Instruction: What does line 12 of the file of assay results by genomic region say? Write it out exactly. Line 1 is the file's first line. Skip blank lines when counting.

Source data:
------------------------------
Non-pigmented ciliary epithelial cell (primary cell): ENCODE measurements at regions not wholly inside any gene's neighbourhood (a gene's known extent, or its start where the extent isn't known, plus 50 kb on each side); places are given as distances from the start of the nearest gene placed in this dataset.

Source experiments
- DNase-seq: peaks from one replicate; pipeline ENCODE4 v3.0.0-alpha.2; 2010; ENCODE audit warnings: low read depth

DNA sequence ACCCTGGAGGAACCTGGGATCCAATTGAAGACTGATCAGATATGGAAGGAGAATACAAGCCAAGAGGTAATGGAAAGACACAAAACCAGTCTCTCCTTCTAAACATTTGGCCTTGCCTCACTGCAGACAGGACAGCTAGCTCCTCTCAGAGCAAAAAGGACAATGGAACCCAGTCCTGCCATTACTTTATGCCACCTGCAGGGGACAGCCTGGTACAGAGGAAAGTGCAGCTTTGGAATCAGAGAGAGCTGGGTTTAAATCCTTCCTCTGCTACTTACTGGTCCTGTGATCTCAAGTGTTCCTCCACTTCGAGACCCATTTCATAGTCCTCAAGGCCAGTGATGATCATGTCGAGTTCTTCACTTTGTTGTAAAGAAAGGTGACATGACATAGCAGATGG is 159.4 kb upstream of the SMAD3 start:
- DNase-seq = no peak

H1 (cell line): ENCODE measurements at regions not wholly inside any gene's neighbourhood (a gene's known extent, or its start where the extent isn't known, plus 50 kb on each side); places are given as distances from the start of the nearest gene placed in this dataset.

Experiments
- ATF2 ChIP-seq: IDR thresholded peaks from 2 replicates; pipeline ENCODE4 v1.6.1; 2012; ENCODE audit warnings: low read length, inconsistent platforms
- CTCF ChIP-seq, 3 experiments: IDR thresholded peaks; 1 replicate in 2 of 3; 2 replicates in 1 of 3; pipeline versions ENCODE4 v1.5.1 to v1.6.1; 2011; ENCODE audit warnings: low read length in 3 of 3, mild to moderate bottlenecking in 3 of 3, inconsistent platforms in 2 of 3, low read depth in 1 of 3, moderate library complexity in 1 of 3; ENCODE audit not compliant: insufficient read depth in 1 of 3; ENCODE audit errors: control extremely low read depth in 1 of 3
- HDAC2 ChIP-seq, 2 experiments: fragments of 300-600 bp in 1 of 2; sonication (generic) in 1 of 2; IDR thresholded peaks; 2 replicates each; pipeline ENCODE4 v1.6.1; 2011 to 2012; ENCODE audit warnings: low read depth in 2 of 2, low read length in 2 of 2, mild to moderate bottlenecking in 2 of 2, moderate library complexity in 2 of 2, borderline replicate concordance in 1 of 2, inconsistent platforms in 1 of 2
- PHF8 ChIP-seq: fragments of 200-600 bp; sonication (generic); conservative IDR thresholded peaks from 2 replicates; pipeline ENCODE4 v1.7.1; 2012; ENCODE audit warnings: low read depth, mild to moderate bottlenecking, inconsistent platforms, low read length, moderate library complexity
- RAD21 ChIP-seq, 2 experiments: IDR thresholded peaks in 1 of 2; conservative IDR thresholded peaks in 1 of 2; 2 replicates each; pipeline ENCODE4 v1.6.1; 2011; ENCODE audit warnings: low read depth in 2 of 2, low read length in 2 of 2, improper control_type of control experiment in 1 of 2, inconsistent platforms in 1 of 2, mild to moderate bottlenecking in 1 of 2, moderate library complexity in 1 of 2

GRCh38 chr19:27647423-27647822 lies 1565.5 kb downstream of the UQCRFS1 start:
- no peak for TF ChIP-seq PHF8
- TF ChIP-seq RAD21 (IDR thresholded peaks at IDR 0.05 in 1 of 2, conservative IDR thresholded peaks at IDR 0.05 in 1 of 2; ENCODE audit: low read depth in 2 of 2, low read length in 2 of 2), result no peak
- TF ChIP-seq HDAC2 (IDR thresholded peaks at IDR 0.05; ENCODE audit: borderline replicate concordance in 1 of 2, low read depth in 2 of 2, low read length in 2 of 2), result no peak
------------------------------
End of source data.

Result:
- RAD21 ChIP-seq, 2 experiments: IDR thresholded peaks in 1 of 2; conservative IDR thresholded peaks in 1 of 2; 2 replicates each; pipeline ENCODE4 v1.6.1; 2011; ENCODE audit warnings: low read depth in 2 of 2, low read length in 2 of 2, improper control_type of control experiment in 1 of 2, inconsistent platforms in 1 of 2, mild to moderate bottlenecking in 1 of 2, moderate library complexity in 1 of 2